UNITED STATES - JUNE 20: Interior Secretary Ryan Zinke testifies during a Senate Energy and Natural Resources Committee hearing in Dirksen Building on the department's FY2018 budget request on June 20, 2017. (Photo By Tom Williams/CQ Roll Call)
KATAHDIN WOODS AND WATERS NATIONAL MONUMENT, ME - JUNE 14: With Mount Katahdin in the background, Interior Secretary Ryan Zinke, left, talks with Lucas St. Clair, right, during a tour of the Katahdin Woods & Waters National Monument on Wednesday, June 14, 2017. Zinke was touring the monument because it is one of dozens of monuments up for review under an executive order from President Trump. St. Clair's family gifted the land for the monument. (Staff Photo by Gregory Rec/Portland Press Herald via Getty Images)
UNITED STATES - JUNE 20: Interior Secretary Ryan Zinke testifies during a Senate Energy and Natural Resources Committee hearing in Dirksen Building on the department's FY2018 budget request on June 20, 2017. (Photo By Tom Williams/CQ Roll Call)
MILLINOCKET, ME - JUNE 15: Interior Secretary Ryan Zinke speaks with members of the Katahdin Chamber of Commerce and Millinocket town council during a breakfast at Twin Pines Lodge in Millinocket on Thursday, June 14, 2017. Zinke is in Maine for a review of the Katahdin Woods & Waters National Monument, one of over two dozen reviews ordered by President Trump. (Staff Photo by Gregory Rec/Portland Press Herald via Getty Images)
US Secretary of the Interior Ryan Zinke listens while US President Donald Trump speaks at the US Department of Transportation June 9, 2017 in Washington, DC. Trump visit of the Transportation Department is part of a White House push to overhaul America's infrastructure. / AFP PHOTO / Brendan Smialowski (Photo credit should read BRENDAN SMIALOWSKI/AFP/Getty Images)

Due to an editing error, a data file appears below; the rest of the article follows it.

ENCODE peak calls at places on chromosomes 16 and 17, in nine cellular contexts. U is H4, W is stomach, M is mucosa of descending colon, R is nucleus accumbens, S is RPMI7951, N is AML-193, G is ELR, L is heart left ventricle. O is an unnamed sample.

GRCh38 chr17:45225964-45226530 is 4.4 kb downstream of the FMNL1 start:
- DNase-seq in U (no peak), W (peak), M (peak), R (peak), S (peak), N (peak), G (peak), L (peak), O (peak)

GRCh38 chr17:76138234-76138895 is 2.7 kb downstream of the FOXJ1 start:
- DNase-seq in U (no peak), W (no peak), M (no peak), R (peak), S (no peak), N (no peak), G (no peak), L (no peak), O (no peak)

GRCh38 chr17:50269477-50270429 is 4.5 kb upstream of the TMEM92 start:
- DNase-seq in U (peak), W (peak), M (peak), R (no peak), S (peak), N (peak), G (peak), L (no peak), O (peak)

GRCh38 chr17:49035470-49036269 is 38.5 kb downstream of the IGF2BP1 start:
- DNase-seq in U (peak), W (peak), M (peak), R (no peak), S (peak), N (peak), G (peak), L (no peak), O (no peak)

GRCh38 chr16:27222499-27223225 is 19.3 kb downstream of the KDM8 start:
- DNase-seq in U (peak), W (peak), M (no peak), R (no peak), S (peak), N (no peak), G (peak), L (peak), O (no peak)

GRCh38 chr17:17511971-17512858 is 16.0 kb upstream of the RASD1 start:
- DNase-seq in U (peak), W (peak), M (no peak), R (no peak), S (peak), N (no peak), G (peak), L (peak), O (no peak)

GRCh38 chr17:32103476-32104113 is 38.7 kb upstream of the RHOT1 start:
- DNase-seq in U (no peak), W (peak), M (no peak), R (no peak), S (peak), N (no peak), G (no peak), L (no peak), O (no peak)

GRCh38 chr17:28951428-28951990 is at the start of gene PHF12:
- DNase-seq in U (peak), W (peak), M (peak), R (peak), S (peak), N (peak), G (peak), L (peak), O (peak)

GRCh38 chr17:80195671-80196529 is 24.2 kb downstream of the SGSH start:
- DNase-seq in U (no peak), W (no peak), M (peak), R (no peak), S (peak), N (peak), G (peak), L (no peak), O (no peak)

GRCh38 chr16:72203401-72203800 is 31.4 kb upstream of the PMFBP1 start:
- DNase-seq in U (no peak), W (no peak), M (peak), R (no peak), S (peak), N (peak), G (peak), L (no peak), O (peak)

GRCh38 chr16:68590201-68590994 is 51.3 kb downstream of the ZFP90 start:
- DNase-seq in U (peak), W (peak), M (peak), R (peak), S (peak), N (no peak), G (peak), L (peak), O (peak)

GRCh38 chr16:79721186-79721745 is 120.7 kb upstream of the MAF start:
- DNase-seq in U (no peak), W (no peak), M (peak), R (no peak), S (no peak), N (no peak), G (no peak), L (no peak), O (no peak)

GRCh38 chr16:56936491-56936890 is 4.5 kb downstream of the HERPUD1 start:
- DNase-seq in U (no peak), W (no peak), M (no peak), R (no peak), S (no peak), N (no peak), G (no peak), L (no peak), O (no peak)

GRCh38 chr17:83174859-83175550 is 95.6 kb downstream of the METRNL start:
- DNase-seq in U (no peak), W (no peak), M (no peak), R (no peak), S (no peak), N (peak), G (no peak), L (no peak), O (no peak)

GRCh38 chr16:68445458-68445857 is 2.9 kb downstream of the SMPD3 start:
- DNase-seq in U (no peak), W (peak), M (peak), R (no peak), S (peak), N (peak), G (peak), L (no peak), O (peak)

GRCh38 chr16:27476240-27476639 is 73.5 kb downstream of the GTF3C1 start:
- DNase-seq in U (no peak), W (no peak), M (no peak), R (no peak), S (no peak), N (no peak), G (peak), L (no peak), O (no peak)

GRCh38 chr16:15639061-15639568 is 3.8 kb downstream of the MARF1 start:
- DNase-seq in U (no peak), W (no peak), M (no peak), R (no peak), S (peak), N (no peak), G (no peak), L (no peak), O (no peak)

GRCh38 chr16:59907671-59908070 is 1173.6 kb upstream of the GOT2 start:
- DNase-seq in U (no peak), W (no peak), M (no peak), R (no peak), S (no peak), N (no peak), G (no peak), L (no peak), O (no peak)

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The Associated Press obtained a summary of the report, which has not been released publicly.

Noel, a Republican, was on stage in Salt Lake City with President Donald Trump last December when Trump announced he was shrinking Grand Staircase and another Utah monument, Bears Ears National Monument.

The monuments were among four that Trump targeted for cutbacks to reverse what Trump calls overreach by Democratic presidents to protect federally controlled land. The other two monuments, in Oregon and Nevada, remain intact despite Trump's promise to shrink them.

A spokeswoman for Zinke told the AP that the report "shows exactly what the secretary's office has known all along — that the monument boundaries were adjusted in accordance with all rules, regulations and laws."

The report "is also the latest example of political opponents and special interest groups ginning up fake and misleading stories, only to be proven false after expensive and time consuming inquiries by the IG's office," spokeswoman Heather Swift said in a statement.

Zinke faces other investigations, including one centered on a Montana land deal involving a foundation he created and the chairman of energy giant Halliburton, which does significant business with the Interior Department.

Investigators also are reviewing Zinke's decision to block two tribes from opening a casino in Connecticut and a complaint that he reassigned a former Interior official in retaliation for criticizing Zinke.

At least one complaint has been referred to the Justice Department.

Zinke has denied wrongdoing and told the AP this month that he's "100 percent confident" he will be cleared of all ethics allegations.

Trump has said he does not plan to fire Zinke, but said he would "look into any complaints."